Sunday, November 10, 2013

The New York Times Editorial Board on Parity

The New York Times Editorial Board came out with a comment on mental health parity entitled Equal Coverage for the Mentally Ill.  Like most sources with no knowledge of how mental health treatment works in this country - their outlook was very rosy.  I am  sure that is what the authors of the original bill - the late Senator Paul Wellstone and Senator Pete Domenici were hoping for.  Let me tell you why that is not going to happen.  As I followed the link to who is actually on the Editorial Board it is probably significant that there is nobody with health care expertise.  Even if there was the national press has a naive approach to health care and seems to present a distinctly politicized and business friendly viewpoint.  I would generally characterize that as a view that is very short on quality and long on cost effectiveness rhetoric.  The press seems to uncritically accept that "high quality cost effective" health care is the goal of businesses and governments.  Nothing could be farther from the truth.

The actual Rule that was published yesterday is a 205 page document.  It is written in a style that defies comprehension by anyone who is not a Congressional insider or an attorney.  Despite being highly acclaimed by a number of organizations including the American Psychiatric Association (APA) there is a surprising lack of details in why this is some sort of advance.  I go into this with thirty years of experience battling managed care in its various forms and needless to say I am no friend to that approach.  I know that the real goal is for managed care companies to make money and they make money by denying care and providing low quality care.  I also know that governments at all levels are very friendly to the managed care cartel and have bought their theology.  Practically all health care legislation is managed care friendly and the PPACA (Obamacare) facilitates super managed care organizations called Accountable Care Organizations.  With that backdrop and realizing that like most other people, I lack the legal qualifications to read this document, here are a few of my impressions:

1.  Medical necessity - there are 44 references to medical necessity in the document.  There is some concern about transparency.  It is quite easy for a managed care company to tell a person or their physician, pharmacy, or hospital that they are not covering a service because it is not "medically necessary."  This generally means that the company can employ doctors who can arbitrarily deny services.  In Minnesota in the 1990s, several psychiatrists were concerned that these companies were discharging people from hospitals prematurely and they insisted on seeing the actual criteria for these decisions.  They were advised that they were "proprietary" and not available.  The new Rule seems to demand adequate disclosure of these criteria.  Even if it did, the disclosure of this information is irrelevant.  In fact, there are criteria in use right now that are essentially made up on financial information and they have nothing to do with psychiatric treatment.  Unless there is an actual appeal process to a neutral party who has the power to overturn these decisions, managed care companies will continue to do whatever they want.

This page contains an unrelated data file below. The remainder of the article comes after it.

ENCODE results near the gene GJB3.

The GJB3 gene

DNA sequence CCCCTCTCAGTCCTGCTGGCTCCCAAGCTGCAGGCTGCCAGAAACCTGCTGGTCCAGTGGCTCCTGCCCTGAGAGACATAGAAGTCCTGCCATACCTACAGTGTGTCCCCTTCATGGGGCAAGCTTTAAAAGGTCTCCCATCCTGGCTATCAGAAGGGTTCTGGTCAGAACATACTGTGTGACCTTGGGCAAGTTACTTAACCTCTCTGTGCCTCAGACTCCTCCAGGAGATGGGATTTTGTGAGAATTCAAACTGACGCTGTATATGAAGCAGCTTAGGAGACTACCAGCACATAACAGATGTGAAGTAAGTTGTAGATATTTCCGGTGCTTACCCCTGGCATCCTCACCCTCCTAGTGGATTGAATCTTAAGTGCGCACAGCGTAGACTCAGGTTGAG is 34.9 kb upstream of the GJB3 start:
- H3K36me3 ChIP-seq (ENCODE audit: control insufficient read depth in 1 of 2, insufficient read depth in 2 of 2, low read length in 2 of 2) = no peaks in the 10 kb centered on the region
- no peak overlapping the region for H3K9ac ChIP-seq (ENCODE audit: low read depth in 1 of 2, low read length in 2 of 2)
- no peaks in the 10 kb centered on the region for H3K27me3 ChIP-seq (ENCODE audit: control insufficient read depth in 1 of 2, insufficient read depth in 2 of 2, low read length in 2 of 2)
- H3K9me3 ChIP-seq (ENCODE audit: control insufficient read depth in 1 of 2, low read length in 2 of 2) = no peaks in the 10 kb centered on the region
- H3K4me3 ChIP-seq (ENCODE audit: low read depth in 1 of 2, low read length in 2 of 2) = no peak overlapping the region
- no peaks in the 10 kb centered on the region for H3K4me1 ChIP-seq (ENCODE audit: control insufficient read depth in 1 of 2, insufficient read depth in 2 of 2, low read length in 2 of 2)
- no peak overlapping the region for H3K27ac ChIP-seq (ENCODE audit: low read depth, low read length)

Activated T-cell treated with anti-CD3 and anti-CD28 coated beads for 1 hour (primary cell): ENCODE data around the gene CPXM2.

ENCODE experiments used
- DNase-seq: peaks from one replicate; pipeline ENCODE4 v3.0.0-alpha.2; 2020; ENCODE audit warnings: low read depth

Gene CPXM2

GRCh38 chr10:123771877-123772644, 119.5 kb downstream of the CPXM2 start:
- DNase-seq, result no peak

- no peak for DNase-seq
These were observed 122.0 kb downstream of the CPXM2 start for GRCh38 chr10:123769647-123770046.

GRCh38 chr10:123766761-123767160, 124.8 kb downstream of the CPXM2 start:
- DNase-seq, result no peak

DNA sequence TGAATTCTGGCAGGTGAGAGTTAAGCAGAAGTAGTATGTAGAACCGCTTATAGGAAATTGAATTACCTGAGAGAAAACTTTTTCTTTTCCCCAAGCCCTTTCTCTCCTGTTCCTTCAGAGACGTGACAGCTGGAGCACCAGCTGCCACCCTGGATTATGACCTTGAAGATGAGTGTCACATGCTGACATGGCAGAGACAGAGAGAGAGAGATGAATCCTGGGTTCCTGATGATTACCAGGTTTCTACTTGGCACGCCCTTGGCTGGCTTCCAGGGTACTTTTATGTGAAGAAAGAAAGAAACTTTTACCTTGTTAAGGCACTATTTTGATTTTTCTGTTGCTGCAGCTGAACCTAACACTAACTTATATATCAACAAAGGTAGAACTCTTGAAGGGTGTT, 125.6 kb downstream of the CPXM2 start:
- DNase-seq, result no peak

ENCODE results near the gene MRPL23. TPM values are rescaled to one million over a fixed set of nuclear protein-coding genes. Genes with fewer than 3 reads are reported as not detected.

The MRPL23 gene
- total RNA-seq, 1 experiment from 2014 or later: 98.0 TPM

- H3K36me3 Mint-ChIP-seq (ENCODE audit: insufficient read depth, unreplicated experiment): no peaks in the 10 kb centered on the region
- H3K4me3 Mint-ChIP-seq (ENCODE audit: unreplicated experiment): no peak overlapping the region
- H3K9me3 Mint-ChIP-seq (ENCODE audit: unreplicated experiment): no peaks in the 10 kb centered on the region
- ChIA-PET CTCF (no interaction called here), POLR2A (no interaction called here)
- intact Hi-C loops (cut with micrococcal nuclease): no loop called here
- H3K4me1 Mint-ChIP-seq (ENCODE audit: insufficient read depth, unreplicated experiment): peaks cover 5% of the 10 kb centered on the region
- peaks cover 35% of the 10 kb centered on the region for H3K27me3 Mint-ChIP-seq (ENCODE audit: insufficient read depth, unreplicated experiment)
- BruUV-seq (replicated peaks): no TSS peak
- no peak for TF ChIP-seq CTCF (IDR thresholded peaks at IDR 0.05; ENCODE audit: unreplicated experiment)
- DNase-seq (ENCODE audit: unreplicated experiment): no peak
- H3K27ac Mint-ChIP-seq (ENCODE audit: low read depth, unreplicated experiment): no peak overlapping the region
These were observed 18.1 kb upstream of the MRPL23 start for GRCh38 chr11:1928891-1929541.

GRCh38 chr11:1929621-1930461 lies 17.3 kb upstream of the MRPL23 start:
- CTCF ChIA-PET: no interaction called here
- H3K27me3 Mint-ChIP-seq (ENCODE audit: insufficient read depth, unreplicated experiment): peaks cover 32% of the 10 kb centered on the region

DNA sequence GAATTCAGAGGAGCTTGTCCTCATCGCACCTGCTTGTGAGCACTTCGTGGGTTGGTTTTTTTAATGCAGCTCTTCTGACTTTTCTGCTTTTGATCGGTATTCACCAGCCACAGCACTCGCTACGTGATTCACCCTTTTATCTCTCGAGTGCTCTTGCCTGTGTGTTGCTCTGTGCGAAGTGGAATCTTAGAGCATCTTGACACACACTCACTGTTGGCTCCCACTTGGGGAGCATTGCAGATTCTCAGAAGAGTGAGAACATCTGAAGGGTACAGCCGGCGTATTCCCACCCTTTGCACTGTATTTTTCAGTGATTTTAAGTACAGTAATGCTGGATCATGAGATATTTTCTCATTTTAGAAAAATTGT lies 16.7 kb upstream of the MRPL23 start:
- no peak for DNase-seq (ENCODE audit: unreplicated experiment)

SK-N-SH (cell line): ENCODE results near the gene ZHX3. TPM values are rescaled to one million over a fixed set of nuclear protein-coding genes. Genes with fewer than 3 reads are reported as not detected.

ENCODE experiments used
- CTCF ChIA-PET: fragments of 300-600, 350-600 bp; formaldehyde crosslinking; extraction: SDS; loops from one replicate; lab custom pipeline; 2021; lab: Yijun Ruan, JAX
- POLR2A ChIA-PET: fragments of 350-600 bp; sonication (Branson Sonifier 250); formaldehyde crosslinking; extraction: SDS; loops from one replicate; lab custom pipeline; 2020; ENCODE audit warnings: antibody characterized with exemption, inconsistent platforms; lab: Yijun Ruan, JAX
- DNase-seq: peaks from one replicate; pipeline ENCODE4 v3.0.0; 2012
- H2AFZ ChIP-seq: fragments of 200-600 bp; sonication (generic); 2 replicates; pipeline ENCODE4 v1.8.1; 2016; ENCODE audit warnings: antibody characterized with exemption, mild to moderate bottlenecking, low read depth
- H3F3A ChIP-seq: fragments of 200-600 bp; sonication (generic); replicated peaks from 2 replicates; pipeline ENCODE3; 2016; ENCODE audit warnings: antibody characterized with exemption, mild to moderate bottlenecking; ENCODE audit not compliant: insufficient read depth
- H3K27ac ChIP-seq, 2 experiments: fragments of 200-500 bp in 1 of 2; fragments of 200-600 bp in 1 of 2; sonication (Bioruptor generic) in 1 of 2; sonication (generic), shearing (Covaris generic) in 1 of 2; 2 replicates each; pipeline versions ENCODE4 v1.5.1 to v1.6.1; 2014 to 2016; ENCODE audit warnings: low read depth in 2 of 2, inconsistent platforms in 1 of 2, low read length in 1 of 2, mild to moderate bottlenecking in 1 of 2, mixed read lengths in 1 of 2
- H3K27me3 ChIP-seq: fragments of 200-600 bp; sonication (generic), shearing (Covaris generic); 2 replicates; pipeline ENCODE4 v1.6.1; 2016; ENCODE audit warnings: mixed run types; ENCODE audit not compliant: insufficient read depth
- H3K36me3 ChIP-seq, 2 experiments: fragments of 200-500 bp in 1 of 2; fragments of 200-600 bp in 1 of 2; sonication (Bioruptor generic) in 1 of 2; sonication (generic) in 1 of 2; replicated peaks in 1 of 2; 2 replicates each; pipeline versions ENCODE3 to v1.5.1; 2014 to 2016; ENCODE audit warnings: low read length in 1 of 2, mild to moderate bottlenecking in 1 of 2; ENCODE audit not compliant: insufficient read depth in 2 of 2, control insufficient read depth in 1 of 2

2.  Utilization review - there is one reference to utilization review (UR), a managed care tactic that is basically designed to harass physicians into discharging patients from a hospital based on the financial demands of the managed care company.  An example would be serial calls to a physician treating a patient with suicidal ideation.  The attending physician who sees the patient every day is concerned that the patient has a significant suicide risk and wants to continue to treat them on an inpatient basis.  The reviewer who is an employee of the managed care company, is sitting in a room several states away, and has never seen the patient and has no professional responsibility to them decides the patient is not at high risk and that they should be discharged from the hospital.  This leads to a series of unproductive conversations and forces the physician working with the patient to call him every day to justify keeping the patient in the hospital.  In many ways dealing with this process is like dealing with a bill collector.  The only difference is that you are paying a penalty for doing  your work and being responsible to a patient.

The rule seems to suggest that the amount of UR done is not a problem as long as it is equally applied across both mental health and general medical surgical services.  There are major problems with that idea.  The first is a decade long initiative by the managed care industry to internalize utilization review by case managers.  They claim these case managers are part of some kind of imaginary patient care team.   In fact they are there applying business standards to force physicians to discharge patients.  The second problem is that UR is completely unnecessary.  Managed care companies have huge financial leverage.  They reimburse a set amount per admission/discharge diagnosis that is a discounted rate.  The only conceivable uses for UR today are to pressure inpatient physicians and to create an incentive through internal UR to increase profits by managing discounted rates.  That happens when a hospital receives a fixed payment for what is probably a 5 day hospitalization and they now have UR by case managers to get physicians to discharge these patients in 3 days instead of 5.  There is no major psychiatric condition requiring hospitalization that  responds to three days of treatment.

3.  Small employer exemption - the Mental Health Parity And Addiction Equity Act (MHPAEA) does not apply to small employers:

 "MHPAEA and the regulations under it do not apply to employers with 50 or fewer employees (although, separately, the EHB regulations adopt MHPAEA)."